in search of dignity and justice-the untold story of conservancy

Workers tirelessly do their job despite the mounting pressure.

in search of dignity and justice-the untold story of conservancy

The garbage that the workers rake out includes animal carcasses, food remains, steel wires, hospital waste, jagged pieces of wood, pipes, stone, broken glass and blades.

IN SEARCH OF DIGNITY AND JUSTICE-THE UNTOLD STORY OF CONSERVANCY

Manek reports to work at 6am. He is always worried that the supervisor will mark him absent and give his duty to a temporary worker. This happens all the time. It is an easy way to make a little money on the side. Manek first sweeps the main road and then around 11am, the supervisor directs him to a house gulli. In this gulli which he has cleaned every day for the last fifteen years, Manek has had boiling rice water, packets of fish shells, beer bottles flung upon him. Once a sanitary napkin landed on him. His co-worker used her broom to wipe the blood off his face. But they did not get out of the gulli. It had to be cleaned.

IN SEARCH OF DIGNITY AND JUSTICE-THE UNTOLD STORY OF CONSERVANCY

Clearing garbage is back breaking work. The tools of the trade are primitive. So the body is put to work. Hands pick up the garbage. Shoulders carry it. There are scars where the wooden pole digs into Jadhav’s shoulders. Jadhav does not like to talk about his work. He nods when asked if they hurt.

07OLWE

The western suburbs where these pictures were taken has 65 kilometres of big nallas, 56 kilometres of small nallas and 52 kilometres of box drains. Some of the drainage lines are deep enough to accommodate a double decker bus.

in search of dignity and justice-the untold story of conservancy

All this is done to make them feel hopeless about themselves.

09OLWE

After an hour or so when the worker comes out, he keeps shivering. This work requires no special skills- just a pair of arms and legs and the courage to descend into hell.

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Once inside, there is nothing but darkness. The worker is totally cut off from the world above, anything could happen to him – he could pass out from inhaling some  toxic gas, or slip in the slime and lose consciousness, or be carried away in the rush of water and waste.

in search of dignity and justice-the untold story of coservancy

No human being should have to work in such demeaning and dehumanizing conditions, but the fact is that 30,000 human beings do.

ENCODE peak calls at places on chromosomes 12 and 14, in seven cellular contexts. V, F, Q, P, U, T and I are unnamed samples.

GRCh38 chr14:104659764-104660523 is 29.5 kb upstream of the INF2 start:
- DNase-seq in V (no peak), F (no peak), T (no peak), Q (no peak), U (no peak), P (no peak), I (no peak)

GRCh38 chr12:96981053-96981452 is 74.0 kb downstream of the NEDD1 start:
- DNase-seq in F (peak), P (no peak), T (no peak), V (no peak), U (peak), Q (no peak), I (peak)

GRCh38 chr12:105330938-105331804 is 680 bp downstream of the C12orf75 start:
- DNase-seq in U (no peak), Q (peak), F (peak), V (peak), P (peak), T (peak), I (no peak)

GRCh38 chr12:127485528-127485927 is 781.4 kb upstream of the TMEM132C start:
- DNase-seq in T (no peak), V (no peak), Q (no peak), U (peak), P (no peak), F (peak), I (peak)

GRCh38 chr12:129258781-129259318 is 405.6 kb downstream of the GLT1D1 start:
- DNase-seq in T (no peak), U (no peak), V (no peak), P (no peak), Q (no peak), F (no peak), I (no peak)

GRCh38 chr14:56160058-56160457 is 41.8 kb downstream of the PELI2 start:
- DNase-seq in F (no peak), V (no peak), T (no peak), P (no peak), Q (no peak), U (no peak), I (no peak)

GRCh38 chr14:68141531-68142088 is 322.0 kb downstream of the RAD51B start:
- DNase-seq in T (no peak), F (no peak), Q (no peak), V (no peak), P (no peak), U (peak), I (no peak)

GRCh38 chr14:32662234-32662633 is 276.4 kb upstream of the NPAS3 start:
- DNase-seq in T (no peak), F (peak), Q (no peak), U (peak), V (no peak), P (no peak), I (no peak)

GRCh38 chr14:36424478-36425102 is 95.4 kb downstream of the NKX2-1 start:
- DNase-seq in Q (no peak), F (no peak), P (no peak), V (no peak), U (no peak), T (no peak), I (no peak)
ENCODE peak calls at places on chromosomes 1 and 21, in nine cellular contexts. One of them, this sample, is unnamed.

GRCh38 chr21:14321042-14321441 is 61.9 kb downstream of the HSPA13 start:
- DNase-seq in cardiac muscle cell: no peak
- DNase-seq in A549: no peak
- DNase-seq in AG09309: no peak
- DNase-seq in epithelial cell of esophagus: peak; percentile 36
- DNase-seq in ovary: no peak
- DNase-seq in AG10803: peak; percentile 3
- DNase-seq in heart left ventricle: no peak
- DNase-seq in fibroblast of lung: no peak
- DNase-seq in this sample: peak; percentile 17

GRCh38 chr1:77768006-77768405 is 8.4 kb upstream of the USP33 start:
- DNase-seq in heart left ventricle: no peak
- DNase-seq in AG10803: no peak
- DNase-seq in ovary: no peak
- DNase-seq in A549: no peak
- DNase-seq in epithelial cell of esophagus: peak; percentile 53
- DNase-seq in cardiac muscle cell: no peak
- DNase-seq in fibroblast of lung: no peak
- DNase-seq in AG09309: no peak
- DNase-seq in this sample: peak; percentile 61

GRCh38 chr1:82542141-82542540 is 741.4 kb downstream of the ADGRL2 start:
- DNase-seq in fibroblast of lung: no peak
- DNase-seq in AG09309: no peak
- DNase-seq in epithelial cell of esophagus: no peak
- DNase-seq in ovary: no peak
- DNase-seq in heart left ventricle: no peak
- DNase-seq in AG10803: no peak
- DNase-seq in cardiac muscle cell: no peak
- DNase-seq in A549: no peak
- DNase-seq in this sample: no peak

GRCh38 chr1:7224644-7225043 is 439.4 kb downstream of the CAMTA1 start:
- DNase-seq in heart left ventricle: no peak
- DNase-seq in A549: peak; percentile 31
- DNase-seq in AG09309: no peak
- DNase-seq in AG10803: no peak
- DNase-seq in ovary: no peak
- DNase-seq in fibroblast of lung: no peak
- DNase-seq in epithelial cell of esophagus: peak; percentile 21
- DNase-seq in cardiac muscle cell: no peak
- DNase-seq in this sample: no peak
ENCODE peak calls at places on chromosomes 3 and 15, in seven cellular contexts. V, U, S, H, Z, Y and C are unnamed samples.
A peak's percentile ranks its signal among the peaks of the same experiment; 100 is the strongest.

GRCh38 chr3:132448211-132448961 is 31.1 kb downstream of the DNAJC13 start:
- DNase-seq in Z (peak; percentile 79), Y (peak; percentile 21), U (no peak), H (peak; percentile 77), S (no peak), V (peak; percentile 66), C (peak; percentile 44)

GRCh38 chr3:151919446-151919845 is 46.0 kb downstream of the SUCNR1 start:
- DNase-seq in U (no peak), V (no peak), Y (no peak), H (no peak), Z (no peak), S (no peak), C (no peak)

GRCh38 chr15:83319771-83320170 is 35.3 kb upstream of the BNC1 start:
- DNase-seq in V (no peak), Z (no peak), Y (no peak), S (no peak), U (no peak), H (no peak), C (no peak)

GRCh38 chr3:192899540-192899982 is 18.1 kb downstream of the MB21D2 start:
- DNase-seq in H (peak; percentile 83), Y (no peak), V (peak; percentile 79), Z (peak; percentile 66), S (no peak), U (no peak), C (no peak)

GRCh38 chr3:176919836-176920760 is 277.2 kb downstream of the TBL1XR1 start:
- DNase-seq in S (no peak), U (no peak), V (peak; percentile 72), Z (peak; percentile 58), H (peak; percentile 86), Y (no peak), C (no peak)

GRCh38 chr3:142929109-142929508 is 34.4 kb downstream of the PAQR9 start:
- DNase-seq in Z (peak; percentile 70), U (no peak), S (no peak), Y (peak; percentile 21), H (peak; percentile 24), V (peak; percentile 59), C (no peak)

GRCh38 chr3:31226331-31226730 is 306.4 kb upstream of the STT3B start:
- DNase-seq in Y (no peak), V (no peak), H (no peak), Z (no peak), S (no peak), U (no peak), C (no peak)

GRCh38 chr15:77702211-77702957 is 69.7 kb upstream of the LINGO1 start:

IN SEARCH OF DIGNITY AND JUSTICE-THE UNTOLD STORY OF CONSERVANCY

The price they pay – losing a little dignity every day. Bit by bit, till none is left. And they begin to see themselves as garbage, worthy of nothing, not even a little respect.

in search of dignity and justice-the untold story of conservancy

The trucks which keep coming to the dumping grounds have to be unloaded in the mid-day sun or in the pouring rain.

in search of dignity and justice-the untold story of conservancy

There are five dumping grounds on the eastern and western edges of the city. The stench is unbearable. The dumping grounds are now filled to capacity. In fact, they are overfilled and this makes the worker’s job even more physically demanding  and even more hazardous.

IN SEARCH OF DIGNITY AND JUSTICE-THE UNTOLD STORY OF CONSERVANCY

None of the dumping ground sites have as much as small canteen or even a room where the workers can change their clothes or sit during a break.

IN SEARCH OF DIGNITY AND JUSTICE-THE UNTOLD STORY OF CONSERVANCY

One of the ‘perks’ of the job is getting a kholi (a house). These two families – the one sitting and the other standing – live in the same 10X 12 feet room. This is not an uncommon feature. In many a kholi, a line drawn on the ground demarcated each family’s territory. These two families have not spoken to each other in eight years. The fight is about who the rightful owner of the kholi is – the widow or the brother.

in search of dignity and justice-the untold story of conservancy

Two to three families, around 20 to 25 people in a single room is a common feature.

IN SEARCH OF DIGNITY AND JUSTICE-THE UNTOLD STORY OF CONSERVANCY

Kamble’s wife works as a domestic servant. Sometimes the memsaheb (Madam) gives her food to take home. Home is a portion of the staircase. Kamble’s wife raises three children here.

IN SEARCH OF DIGNITY AND JUSTICE-THE UNTOLD STORY OF CONSERVANCY

Hiraman’s wife refused to be photographed as she had nothing to do with any friend of the raakshas (devil) who gives her Rs.150 to run the house for one month. Hiraman kept asking her to shut up. She kept threatening to leave him. Her fury was fierce. It is not likely that Hiraman’s wife will leave. It is more likely that Hiraman who is visibly shrinking will die soon.